There has been strong international support in reaction to the decision by the International Criminal Court (ICC) prosecutor to initiate an investigation into war crimes committed by Israel.
After five years of deliberation, ICC prosecutor Fatou Bensouda’s decision was welcomed by Michael Lynk, the UN special rapporteur on the situation of human rights in the Palestinian territories occupied since 1967.
Lynk said that the two counts that Bensouda had identified, namely over settlements and armed conflict in Gaza, could lead to a trial in the Hague. The continued illegal settlement activity in the occupied territories are the very definition of a war crime, he said, and moving civilian populations to occupied areas was a clear violation of international humanitarian law.
Lynk, a professor of international law, said if convicted, every official who had facilitated the moving of civilians to occupied areas would be held accountable. Accountability “would apply to Israeli political and military leaders as well as settlers” involved in obtaining funds to build illegal dwellings, he said.
“On the settlement issue, it is an open and shut case: There is a strong argument that settlements are a violation of international law,” Lynk said, adding that similar considerations would also apply to the 2014 war in Gaza, which led to the deaths of 1,500 Palestinians.
Omar Shakir, director of Human Rights Watch in Israel and Palestine, said it was quite clear that the prosecutor had identified the ICC could “move forward with a probe of crimes (committed in) settlements and (the) armed escalation in Gaza by both armed groups and the Israeli army.”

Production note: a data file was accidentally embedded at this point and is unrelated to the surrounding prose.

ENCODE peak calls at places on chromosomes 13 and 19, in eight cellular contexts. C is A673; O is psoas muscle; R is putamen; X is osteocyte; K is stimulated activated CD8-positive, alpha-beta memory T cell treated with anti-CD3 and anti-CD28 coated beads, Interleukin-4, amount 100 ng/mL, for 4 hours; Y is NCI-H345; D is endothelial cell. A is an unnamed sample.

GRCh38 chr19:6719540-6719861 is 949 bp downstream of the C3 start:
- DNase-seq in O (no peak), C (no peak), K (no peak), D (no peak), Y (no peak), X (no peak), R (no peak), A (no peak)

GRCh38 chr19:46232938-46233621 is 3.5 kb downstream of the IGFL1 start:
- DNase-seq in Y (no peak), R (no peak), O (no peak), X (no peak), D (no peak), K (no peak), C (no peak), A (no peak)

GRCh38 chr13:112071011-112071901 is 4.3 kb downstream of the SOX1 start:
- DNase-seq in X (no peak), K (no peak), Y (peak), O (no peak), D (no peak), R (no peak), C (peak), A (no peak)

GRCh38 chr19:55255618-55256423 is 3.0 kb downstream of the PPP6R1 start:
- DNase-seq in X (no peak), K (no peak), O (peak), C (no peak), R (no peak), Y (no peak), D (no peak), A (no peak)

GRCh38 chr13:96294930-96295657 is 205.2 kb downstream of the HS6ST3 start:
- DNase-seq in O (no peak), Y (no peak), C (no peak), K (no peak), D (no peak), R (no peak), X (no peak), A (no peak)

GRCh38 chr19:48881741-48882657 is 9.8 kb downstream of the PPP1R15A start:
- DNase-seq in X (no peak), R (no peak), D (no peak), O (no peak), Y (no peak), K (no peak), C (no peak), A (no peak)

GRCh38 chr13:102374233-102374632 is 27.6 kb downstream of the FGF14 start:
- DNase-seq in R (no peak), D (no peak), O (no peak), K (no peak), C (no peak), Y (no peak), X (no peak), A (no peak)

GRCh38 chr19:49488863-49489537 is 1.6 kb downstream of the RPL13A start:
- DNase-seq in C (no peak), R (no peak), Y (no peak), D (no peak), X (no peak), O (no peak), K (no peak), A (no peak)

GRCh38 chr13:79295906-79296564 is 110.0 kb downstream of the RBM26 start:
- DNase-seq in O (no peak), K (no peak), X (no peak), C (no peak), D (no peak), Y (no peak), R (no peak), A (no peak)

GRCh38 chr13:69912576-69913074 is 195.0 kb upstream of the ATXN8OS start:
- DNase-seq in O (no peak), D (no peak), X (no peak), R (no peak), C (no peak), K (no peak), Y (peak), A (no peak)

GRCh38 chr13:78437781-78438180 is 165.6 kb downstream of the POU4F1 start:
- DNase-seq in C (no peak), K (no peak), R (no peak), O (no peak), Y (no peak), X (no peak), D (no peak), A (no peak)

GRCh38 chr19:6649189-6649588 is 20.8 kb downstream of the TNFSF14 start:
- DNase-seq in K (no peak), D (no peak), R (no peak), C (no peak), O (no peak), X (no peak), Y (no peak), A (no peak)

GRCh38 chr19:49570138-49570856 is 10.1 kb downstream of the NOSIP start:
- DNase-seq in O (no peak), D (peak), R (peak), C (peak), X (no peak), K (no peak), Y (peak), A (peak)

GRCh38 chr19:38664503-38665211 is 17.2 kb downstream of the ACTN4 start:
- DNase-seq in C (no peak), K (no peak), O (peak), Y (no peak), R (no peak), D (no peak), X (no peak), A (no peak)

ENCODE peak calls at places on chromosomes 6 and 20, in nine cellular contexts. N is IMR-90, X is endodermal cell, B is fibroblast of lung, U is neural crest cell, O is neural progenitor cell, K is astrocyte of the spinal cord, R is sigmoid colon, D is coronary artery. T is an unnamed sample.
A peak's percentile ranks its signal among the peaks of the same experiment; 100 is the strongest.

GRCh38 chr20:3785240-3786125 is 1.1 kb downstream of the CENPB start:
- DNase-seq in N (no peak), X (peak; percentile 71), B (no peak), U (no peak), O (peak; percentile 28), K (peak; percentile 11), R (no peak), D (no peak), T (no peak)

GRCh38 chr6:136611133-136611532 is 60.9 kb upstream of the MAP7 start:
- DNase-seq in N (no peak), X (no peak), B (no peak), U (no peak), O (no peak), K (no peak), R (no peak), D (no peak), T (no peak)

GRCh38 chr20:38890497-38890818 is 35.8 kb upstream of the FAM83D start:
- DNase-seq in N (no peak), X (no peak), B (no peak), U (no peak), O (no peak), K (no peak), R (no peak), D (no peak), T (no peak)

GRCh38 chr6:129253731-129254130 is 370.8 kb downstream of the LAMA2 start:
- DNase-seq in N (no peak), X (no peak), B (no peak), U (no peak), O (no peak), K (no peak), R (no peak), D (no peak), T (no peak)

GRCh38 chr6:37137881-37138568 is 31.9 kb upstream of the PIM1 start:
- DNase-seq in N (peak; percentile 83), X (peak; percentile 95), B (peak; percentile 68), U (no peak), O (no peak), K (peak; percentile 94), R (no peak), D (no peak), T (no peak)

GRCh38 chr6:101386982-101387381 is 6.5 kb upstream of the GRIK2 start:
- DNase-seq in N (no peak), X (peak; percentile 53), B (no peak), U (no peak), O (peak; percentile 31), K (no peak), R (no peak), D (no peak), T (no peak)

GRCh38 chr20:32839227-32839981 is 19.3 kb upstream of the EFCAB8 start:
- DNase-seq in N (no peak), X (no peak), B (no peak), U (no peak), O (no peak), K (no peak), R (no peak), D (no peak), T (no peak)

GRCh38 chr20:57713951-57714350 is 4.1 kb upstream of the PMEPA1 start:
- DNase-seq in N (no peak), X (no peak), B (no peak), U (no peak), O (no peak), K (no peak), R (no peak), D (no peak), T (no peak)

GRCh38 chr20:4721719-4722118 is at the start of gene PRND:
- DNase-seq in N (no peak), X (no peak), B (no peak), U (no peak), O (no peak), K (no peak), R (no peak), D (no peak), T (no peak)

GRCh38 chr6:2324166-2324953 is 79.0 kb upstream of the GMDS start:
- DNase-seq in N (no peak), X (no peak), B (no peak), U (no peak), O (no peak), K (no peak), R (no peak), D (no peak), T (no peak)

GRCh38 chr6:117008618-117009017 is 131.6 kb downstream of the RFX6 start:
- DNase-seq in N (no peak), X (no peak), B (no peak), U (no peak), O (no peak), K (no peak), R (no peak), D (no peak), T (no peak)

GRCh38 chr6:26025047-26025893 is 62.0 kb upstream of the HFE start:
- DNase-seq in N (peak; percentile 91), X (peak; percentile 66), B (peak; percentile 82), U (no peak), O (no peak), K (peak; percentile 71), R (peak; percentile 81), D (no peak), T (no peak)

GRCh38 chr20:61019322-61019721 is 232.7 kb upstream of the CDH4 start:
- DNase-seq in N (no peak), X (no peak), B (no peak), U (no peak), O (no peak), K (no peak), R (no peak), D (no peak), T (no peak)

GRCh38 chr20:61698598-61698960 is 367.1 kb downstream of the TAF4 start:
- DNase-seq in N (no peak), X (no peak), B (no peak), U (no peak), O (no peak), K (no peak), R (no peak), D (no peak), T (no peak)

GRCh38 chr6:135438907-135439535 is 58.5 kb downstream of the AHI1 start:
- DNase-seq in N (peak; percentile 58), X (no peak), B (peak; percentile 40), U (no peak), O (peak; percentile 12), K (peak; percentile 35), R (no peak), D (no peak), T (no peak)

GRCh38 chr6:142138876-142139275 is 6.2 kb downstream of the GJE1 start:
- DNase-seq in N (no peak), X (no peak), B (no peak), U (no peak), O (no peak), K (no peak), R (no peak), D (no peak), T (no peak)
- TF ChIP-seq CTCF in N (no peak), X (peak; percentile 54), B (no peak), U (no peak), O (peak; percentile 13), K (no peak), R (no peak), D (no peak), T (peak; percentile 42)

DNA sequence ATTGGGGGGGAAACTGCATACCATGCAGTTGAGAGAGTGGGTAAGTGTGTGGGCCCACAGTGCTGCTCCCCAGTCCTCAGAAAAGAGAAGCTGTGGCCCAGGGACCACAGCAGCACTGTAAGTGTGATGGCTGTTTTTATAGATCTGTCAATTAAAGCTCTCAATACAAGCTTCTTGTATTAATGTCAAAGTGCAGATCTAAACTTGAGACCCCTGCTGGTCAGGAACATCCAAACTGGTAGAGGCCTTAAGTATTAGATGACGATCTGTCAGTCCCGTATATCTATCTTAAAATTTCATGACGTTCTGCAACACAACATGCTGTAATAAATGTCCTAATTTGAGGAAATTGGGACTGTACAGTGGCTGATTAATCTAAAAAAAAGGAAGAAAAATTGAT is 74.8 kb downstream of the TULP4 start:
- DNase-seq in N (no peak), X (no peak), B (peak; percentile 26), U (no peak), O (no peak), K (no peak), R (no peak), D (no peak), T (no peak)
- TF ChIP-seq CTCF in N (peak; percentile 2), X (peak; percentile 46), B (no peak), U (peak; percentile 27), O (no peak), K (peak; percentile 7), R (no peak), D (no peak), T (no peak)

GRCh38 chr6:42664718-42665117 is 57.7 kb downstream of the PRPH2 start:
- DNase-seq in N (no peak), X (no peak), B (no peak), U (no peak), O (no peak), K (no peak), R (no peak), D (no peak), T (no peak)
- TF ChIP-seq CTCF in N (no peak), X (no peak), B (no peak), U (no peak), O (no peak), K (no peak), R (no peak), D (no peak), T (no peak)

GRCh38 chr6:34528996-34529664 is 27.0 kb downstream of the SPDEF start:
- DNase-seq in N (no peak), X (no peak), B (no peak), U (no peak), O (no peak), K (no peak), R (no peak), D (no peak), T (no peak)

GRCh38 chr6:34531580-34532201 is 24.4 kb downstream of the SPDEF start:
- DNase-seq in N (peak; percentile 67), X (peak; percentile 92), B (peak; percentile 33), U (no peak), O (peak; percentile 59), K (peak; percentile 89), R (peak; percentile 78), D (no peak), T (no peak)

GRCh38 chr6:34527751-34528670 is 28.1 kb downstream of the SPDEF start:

Shakir, who is currently residing in Amman after he was deported from Israel last month, said that the decision, though important, was still at too early a stage to tell whether or not the investigation would lead to accountability.
One of the reasons for the hesitation among experts is that the Bensouda is dependent on the outcome of a criminal jurisdiction test. Shakir called the delay “an unnecessary procedural move which will only delay justice for the victims.”
Lynk added: “The prosecutor could have moved directly without asking for jurisdiction. It is Indefensible to ask procedural questions five years into a preliminary inquiry. At the same time, the report makes clear the need for accountability precisely where impunity continues to reign.”
Palestinian Foreign Minister Riyad Malki told Palestinian TV that the delay would be settled within 120 days, stating: “A decision will be made before April 2020.”
However, Shakir argued it could allow the issue to drag. “I think the timeline questions are tricky — it is difficult to project the timeline for justice and accountability. Victims are facing a wall of impunity; one day more is too long. Perpetrators of serious crimes must face justice immediately,” he said.
US and Israeli officials have spoken against the decision, while the Palestinian leadership has welcomed it. Shakir argued that the US had for a number of years taken a problematic position on the issue of alleged Israeli crimes, but noted that the ICC had now sent a strong message to the current Israeli government, and its allies abroad, that further annexation of territory, in the Jordan Valley, for instance, would not be tolerated by the international community.
“Israel should be put on notice. This should be a clear message to the Israeli government that their efforts to rewrite international law have failed, and the arc of justice will prevail. Israelis should realize the world will no longer fall for their excuses.”
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